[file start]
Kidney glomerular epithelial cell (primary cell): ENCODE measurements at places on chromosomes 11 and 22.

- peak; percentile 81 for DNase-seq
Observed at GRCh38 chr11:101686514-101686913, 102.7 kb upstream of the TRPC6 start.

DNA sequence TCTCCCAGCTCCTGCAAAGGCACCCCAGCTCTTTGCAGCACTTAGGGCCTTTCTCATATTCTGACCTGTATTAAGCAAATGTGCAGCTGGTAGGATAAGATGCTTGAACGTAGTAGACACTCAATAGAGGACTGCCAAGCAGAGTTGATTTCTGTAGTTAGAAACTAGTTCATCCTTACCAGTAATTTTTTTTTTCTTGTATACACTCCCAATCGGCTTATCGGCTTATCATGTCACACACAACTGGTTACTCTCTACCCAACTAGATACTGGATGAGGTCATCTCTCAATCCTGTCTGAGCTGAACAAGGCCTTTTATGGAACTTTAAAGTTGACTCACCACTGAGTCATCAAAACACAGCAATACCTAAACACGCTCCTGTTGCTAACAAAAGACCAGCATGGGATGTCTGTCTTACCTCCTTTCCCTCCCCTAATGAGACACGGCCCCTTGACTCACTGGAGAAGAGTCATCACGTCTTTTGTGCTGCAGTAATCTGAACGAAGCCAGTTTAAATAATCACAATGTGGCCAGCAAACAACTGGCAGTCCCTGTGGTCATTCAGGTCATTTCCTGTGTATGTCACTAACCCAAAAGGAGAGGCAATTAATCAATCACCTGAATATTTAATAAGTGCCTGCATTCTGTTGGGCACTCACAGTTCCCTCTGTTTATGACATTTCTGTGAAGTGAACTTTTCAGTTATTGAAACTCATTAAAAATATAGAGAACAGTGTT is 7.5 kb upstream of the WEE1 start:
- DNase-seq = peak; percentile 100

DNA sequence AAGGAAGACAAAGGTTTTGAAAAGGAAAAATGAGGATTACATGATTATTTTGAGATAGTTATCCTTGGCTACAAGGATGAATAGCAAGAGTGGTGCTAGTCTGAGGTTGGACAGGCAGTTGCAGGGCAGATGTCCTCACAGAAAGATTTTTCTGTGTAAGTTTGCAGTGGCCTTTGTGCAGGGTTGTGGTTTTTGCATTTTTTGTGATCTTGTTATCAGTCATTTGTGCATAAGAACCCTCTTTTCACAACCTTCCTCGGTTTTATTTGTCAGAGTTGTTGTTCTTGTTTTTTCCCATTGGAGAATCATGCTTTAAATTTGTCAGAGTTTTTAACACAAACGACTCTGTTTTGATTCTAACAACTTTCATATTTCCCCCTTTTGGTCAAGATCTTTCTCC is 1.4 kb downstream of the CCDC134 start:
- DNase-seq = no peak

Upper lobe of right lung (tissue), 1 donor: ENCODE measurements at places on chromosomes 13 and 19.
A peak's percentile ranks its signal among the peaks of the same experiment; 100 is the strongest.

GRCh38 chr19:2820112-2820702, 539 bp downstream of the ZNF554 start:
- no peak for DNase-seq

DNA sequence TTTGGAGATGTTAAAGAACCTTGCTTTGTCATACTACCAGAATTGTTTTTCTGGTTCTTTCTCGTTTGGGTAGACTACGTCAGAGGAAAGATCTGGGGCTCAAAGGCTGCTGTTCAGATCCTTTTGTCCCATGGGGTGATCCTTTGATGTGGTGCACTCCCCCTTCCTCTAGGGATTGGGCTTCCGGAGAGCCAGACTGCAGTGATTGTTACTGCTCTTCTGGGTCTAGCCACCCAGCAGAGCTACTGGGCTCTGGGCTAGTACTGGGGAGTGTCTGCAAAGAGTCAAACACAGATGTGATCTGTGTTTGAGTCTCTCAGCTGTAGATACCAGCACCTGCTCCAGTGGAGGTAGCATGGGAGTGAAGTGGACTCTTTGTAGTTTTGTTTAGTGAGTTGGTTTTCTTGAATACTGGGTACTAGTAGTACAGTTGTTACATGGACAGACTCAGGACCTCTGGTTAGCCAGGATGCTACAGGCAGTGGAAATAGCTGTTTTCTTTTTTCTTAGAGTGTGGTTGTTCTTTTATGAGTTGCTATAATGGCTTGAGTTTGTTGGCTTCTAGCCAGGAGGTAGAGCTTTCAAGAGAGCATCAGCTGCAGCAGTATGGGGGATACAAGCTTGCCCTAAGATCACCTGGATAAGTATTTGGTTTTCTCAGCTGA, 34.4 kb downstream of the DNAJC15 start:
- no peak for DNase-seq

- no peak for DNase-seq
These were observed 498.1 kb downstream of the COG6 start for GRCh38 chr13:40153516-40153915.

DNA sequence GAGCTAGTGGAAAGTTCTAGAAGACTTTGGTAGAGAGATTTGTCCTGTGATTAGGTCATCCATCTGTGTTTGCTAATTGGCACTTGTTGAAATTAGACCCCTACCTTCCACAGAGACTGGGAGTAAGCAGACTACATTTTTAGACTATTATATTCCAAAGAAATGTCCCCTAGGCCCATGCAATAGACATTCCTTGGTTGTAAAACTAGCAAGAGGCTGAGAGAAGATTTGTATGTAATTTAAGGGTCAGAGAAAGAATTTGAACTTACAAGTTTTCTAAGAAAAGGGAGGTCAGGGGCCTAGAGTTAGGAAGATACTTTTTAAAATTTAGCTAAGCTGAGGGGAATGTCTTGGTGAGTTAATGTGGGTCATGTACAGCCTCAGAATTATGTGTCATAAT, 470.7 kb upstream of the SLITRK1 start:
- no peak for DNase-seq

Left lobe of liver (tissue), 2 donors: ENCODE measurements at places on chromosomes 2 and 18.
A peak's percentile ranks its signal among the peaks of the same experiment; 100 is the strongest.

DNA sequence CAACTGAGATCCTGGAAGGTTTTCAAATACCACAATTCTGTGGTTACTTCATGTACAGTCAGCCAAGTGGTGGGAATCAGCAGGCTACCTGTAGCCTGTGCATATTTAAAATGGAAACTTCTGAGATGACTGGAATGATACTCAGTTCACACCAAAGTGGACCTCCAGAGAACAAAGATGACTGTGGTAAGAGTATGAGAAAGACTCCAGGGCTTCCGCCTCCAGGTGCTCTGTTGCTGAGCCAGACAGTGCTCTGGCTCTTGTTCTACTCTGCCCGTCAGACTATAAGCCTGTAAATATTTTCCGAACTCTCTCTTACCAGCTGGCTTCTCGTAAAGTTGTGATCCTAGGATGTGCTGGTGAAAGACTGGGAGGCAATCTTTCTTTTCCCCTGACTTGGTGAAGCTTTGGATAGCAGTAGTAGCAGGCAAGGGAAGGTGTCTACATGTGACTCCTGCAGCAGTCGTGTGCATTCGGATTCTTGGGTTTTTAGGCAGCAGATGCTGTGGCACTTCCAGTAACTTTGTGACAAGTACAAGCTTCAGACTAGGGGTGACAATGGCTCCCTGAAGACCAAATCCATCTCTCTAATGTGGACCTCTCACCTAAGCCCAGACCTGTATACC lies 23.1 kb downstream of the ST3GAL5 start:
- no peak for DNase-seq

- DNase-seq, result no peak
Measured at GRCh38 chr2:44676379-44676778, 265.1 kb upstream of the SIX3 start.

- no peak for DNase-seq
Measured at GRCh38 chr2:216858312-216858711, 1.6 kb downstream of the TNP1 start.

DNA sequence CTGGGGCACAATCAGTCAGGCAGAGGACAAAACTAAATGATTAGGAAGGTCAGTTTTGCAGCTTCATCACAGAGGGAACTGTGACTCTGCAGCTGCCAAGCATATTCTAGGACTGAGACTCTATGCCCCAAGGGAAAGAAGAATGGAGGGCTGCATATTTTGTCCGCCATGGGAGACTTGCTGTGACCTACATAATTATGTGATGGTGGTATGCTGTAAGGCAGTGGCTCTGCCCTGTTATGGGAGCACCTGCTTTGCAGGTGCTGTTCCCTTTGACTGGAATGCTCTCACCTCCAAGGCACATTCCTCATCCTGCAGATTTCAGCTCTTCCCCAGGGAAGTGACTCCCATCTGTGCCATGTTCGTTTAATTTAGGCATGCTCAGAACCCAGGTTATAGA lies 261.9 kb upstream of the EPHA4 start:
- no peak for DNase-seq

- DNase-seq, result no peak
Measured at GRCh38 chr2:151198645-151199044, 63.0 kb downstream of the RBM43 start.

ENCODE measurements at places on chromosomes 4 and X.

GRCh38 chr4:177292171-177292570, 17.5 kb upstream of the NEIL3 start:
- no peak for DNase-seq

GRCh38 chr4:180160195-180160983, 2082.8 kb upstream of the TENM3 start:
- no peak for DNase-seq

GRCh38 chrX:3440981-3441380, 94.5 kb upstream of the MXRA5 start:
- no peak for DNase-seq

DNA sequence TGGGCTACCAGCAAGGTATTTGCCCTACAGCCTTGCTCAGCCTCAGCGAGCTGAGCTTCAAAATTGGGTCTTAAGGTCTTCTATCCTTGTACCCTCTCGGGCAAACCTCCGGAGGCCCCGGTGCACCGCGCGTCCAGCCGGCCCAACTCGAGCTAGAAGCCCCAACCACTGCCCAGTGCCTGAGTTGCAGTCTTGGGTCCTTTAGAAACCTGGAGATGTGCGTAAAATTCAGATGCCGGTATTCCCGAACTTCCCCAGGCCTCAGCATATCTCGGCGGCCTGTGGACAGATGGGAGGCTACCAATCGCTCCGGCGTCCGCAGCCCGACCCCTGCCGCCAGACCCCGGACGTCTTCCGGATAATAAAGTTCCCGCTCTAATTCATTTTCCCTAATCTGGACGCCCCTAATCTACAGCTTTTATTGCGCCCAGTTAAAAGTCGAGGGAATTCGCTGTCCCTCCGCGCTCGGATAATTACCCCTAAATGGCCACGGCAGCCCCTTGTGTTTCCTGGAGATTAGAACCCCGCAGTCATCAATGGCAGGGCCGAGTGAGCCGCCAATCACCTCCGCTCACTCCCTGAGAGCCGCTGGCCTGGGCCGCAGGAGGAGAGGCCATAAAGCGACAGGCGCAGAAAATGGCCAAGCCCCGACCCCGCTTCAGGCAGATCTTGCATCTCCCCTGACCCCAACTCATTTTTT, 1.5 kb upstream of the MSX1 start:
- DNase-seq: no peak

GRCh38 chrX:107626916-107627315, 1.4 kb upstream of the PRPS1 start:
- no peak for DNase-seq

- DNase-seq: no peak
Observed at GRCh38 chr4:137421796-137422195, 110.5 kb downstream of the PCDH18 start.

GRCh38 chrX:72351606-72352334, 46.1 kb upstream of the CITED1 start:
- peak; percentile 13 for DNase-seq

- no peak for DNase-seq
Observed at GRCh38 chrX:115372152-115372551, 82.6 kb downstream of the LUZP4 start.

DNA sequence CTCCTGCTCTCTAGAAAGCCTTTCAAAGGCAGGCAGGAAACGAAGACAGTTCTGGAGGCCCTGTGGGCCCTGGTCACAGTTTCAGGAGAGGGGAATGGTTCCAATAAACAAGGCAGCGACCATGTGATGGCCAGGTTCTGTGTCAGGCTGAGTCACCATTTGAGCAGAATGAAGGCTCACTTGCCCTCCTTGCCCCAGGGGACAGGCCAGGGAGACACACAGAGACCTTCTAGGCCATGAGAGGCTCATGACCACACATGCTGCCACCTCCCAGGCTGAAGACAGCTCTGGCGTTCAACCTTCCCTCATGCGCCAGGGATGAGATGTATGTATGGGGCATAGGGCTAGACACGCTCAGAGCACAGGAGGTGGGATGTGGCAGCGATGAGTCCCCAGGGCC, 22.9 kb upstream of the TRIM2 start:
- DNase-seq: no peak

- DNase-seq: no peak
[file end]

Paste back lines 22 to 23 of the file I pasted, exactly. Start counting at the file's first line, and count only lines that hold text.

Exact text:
- DNase-seq, result no peak
Measured at GRCh38 chr2:44676379-44676778, 265.1 kb upstream of the SIX3 start.